Revelation, 8 March 1833 [D&C 90]
Revelation, , Geauga Co., OH, 8 Mar. 1833; copied [ca. Mar. 1833]; handwriting of ; three pages; Newel K. Whitney, Papers, BYU. Includes docket and archival marking.Bifolium measuring 12⅜ × 7¾ inches (31 × 20 cm). The document was trifolded both lengthwise and width-wise. A docket was added by in ink, with a later addition in graphite: “Revelation relative to | the Bishops Search. for | an agent | 8 March 1833. <also | to have our families Small>”.This and several other revelations, along with many other personal and institutional documents kept by , were inherited by his daughter Mary Jane Whitney, who married Isaac Groo. This collection was passed down in the Groo family and donated by members of the family to the Harold B. Lee Library at Brigham Young University during the period 1969–1974.
Andrus, Hyrum L., Chris Fuller, and Elizabeth E. McKenzie. “Register of the Newel Kimball Whitney Papers, 1825–1906,” Sept. 1998. BYU.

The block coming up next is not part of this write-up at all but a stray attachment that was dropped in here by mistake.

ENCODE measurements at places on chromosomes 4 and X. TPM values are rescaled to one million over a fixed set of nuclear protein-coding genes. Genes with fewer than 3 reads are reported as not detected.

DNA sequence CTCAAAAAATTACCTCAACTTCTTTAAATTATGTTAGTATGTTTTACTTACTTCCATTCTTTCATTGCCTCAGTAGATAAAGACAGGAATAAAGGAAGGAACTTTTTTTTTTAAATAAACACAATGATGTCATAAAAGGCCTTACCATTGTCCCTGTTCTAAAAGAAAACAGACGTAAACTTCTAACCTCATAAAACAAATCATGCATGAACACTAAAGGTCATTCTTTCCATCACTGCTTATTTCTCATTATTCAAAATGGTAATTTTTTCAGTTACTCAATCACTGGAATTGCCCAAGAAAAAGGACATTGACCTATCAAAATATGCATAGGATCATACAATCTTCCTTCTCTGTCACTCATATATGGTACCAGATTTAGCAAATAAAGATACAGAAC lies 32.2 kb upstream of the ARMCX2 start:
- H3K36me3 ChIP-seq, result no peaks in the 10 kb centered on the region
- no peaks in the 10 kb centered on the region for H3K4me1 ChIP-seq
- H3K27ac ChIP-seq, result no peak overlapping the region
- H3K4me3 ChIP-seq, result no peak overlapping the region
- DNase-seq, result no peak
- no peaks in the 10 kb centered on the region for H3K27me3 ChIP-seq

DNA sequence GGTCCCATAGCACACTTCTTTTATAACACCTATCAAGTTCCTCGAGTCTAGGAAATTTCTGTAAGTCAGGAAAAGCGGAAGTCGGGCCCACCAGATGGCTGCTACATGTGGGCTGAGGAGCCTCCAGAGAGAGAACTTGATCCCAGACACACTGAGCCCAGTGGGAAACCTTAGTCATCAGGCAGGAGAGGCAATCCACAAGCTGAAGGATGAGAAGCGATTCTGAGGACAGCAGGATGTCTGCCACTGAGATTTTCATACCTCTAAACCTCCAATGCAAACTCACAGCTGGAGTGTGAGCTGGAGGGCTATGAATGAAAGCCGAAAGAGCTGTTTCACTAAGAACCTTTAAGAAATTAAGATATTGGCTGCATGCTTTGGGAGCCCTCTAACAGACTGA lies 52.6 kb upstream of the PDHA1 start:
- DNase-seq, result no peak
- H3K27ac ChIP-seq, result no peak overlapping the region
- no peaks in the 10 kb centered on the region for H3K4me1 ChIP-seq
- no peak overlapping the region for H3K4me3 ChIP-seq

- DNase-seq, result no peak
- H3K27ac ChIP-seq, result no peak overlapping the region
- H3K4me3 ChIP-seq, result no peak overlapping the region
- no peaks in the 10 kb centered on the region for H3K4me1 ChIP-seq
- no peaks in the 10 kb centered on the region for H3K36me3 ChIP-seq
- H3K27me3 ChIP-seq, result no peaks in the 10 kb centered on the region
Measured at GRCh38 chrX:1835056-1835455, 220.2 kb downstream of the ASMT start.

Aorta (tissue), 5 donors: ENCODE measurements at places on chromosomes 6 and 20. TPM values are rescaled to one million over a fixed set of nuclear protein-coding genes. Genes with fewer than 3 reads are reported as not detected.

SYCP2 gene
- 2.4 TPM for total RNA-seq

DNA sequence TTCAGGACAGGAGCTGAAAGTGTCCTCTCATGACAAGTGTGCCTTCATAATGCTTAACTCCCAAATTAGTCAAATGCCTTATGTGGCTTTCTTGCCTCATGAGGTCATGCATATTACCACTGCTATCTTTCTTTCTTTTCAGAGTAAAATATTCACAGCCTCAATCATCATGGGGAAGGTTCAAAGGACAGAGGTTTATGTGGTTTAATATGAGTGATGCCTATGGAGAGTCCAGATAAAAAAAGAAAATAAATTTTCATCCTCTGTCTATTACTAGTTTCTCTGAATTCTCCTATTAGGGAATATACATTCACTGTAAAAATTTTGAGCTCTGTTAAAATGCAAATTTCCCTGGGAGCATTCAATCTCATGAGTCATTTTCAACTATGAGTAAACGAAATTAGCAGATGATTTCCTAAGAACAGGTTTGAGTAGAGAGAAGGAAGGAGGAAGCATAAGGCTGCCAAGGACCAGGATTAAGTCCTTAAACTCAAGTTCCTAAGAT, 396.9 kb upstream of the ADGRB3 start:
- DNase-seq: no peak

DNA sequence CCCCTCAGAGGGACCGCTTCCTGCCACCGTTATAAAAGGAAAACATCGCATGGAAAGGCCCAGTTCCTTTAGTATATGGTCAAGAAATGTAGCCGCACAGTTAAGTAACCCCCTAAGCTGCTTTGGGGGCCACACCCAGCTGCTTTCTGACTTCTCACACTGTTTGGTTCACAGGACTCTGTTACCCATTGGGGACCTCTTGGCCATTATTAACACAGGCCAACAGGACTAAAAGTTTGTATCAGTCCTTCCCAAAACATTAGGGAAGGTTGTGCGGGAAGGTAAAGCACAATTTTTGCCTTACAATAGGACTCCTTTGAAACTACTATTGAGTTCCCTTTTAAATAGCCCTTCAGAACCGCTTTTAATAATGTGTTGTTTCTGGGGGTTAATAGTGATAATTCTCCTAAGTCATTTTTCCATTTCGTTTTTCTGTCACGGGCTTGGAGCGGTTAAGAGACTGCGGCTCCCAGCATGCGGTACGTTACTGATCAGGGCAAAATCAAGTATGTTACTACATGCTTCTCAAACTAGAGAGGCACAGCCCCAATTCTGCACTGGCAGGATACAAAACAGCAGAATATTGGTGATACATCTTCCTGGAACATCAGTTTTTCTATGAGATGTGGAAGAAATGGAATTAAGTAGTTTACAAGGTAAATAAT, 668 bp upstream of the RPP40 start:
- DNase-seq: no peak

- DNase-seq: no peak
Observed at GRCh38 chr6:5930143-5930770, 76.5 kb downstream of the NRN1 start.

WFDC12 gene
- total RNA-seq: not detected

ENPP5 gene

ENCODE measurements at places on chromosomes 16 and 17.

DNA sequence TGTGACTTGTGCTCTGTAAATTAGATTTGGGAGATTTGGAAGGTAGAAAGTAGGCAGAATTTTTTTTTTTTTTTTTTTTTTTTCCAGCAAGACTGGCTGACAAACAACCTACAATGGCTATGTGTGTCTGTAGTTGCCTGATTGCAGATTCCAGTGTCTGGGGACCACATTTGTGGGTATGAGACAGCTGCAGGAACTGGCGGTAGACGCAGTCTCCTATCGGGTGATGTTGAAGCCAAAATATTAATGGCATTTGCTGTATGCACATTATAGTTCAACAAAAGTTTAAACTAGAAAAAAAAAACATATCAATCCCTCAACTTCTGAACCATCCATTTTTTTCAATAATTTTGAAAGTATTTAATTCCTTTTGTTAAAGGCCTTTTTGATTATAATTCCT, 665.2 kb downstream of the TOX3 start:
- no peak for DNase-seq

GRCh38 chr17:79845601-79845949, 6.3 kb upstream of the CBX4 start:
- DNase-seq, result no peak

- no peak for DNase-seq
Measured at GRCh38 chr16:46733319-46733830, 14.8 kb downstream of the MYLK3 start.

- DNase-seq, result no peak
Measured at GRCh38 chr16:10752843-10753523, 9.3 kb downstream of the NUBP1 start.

Marking a significant development in the church’s chief governing body, this revelation announced that the counselors in the were equal with JS “in holding the of this Last Kingdom.” The presidency of the high priesthood had its beginnings sixteen months earlier, on 11 November 1831, when a revelation established the office of the president of the high priesthood. That revelation called the office of the high priesthood “the greatest of all” and said that “it must needs be that one be appointed of the to preside over the Priest hood & he shall be called President of the high Priest hood of the Church” and have the duty to “preside over the whole church.” At a church in , Ohio, held on 25 January 1832, JS was as president of the high priesthood by .The 11 November 1831 revelation also gave the president authority to appoint twelve counselors to form a disciplinary court, introducing the idea that a body of counselors was to support the president. Precedent for forming a leadership body of three people came earlier in 1831 when was designated as the church’s first with “two of the ” appointed to assist him in attending to the temporal and spiritual concerns of the church. On 8 March 1832, JS chose and ordained and to assist him as “councillers of the ministry of the presidency of th[e] high Pristhood.” A revelation dictated around the same time affirmed that the president of the high priesthood had “authority to preside with the assistence of his councellers over all the Concerns of the church.” On 15 March 1832, JS dictated another revelation that elevated the counselors to positions of authority, second only to JS, in managing the affairs of the church. It formally called Gause “to be a high Priest in my church and councellor unto my servant Joseph,” explained the duties of the counselors, and affirmed that “the keys of the Kingdom” belong “always to the prisidency of the high Priesthood.” Gause was excommunicated from the on 3 December 1832, and a month later, on 5 January 1833, was called to replace Gause in serving as “Councillor & scribe unto my servant Joseph.” Williams probably assumed his new role immediately; he was identified as a counselor in the presidency of the high priesthood in the minutes of a conference held on 22 January 1833, though he was not ordained to this position until 18 March 1833. The structure of the presidency remained unchanged until December 1834.Before the revelation featured here was dictated, JS was assisted by his counselors as he had been previously by , who had been called in 1830 to support JS as “second elder.” The minutes of a conference of high priests that assembled on 22 January 1833 likewise indicated a hierarchy in the presidency, with JS as “President,” as “cheif scribe and high counceler,” and as “assistant scribe and counceler.” The following revelation, however, directed that JS’s counselors, Rigdon and Williams, be made “equal” with the president in holding the of the kingdom. It likewise authorized the three men to labor together to “set in order all the affairs of this Church and kingdom.” Though JS retained presiding authority, the governing body of the church now had three presidents. Following this revelation, the members of the presidency of the high priesthood signed some letters and official documents with their names in the order of JS, Sidney Rigdon, and Frederick G. Williams and with the associated title of “Presidents of the High Priesthood.” By 1835 this presidency was also known as the “first presidency” of the church.In addition to giving instructions regarding the presidency of the high priesthood, this revelation expressed displeasure with some church members in . JS’s interactions with Missouri leaders in spring 1832, his series of letters with and from June 1832 to January 1833, and a revelation dated 22 and 23 September 1832 emphasized that Missouri church leaders needed to repent of ongoing disputes and perceived backbiting against JS. These interactions and documents likewise reveal a continuing discord between the leaders of the church in , Ohio, and those in , Missouri. Some Missouri leaders believed that if JS would move to Independence, his presence would help alleviate many of the misunderstandings and hard feelings that had existed for months between church officials in the two locations. On 14 January 1833, and penned a letter on behalf of a conference of high priests and elders held in Kirtland to inform the Missouri Saints in a united voice “that Br J. will not settle in until she repent and purify herself & abide by the new covenant, and remember the which have been given her, to do them as well as say them.” The revelation featured here reiterated displeasure with specific Missouri leaders for unrepentant behavior. It also clarified that JS would be called to preside over the church in Independence in the Lord’s “own due time.”This revelation also directed members of the presidency of the high priesthood to set their houses in order, gave instructions concerning the residences of and , and emphasized the need to continue the ongoing translation of the Old Testament. It also directed the relocation of —a church member who had recently a significant amount of money to the church—from to , Missouri. How or when church members in Kirtland or learned of this revelation is unknown, as no extant contemporary sources mention it.